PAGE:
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Transl Behav Med. 2017 Sep;7(3):603-614. doi: 10.1007/s13142-017-0526-9.

A multilevel modeling approach to examining the implementation-effectiveness relationship of a behavior change intervention for health care professional trainees.

Author information

1
School of Kinesiology & Health Studies, Queen's University, 28 Division Street, Kingston, Ontario, Canada. tomasone@queensu.ca.
2
Department of Kinesiology & Physical Education, McGill University, 475 Pine Avenue West, Montreal, Quebec, Canada.
3
Abilities Centre, 55 Gordon Street, Whitby, Ontario, Canada.
4
School of Health and Exercise Sciences, University of British Columbia, Arts Building ART339, 1147 Research Road, Kelowna, British Columbia, Canada.

Abstract

Changing Minds, Changing Lives, a seminar-mediated behavior change intervention, aims to enhance health care professionals' (HCPs') social cognitions for discussing leisure-time physical activity (LTPA) with patients with physical disabilities. This study examines which seminar implementation variables (presenter characteristics, delivery components) predict effectiveness using multilevel modeling. HCP trainees (n = 564) attended 24 seminars and completed Theory of Planned Behavior-based measures for discussing LTPA at pre-, post-, 1-month post-, and 6-months post-seminar. Implementation variables were extracted from presenter-completed questionnaires/checklists. Seminars presented by a HCP predicted positive changes in all cognitions pre-post but negative changes in attitudes and perceived behavioral control (PBC) over follow-up (ps < .05). The number of seminars the presenter had delivered predicted negative changes in attitudes and PBC during follow-up (ps < .001). Inclusion of audiovisual components predicted positive changes in attitudes pre-post (p < .001). Presenter characteristics may be "key ingredients" to educational interventions for HCPs; however, future studies should examine additional implementation variables.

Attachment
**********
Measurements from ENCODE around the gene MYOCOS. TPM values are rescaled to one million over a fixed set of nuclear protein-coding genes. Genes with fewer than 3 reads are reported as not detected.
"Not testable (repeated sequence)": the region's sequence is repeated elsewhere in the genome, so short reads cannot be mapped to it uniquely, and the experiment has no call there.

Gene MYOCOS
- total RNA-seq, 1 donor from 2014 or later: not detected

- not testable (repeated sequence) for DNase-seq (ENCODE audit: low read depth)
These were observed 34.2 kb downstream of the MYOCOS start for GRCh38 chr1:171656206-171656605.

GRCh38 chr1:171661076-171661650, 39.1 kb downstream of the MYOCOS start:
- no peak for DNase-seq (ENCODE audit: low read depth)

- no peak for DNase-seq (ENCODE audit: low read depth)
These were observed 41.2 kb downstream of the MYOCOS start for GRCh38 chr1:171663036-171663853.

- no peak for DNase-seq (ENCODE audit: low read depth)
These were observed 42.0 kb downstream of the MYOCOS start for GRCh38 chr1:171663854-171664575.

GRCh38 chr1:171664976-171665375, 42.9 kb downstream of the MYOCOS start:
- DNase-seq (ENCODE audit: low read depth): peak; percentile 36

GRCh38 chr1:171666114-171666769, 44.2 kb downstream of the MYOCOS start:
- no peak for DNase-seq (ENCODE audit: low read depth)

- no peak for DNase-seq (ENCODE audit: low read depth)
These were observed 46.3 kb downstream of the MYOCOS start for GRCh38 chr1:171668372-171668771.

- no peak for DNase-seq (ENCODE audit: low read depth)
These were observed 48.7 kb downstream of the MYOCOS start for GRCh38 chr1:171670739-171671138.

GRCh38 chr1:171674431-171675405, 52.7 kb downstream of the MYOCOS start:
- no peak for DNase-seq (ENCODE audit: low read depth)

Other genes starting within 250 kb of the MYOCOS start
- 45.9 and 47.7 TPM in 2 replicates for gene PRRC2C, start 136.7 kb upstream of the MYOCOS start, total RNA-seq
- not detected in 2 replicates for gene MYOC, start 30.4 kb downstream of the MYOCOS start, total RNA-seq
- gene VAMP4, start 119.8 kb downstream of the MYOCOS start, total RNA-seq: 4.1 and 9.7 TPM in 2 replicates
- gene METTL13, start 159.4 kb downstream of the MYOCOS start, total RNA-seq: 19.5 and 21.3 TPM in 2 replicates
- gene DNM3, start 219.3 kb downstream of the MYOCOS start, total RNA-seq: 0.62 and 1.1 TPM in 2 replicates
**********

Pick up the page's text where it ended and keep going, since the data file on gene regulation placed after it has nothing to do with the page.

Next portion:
KEYWORDS:

Educational intervention; Health care professional trainees; Implementation-effectiveness relationship; Multilevel modeling; Theory of planned behavior

PMID:
28924830
PMCID:
PMC5645294
DOI:
10.1007/s13142-017-0526-9
[Indexed for MEDLINE]
Free PMC Article

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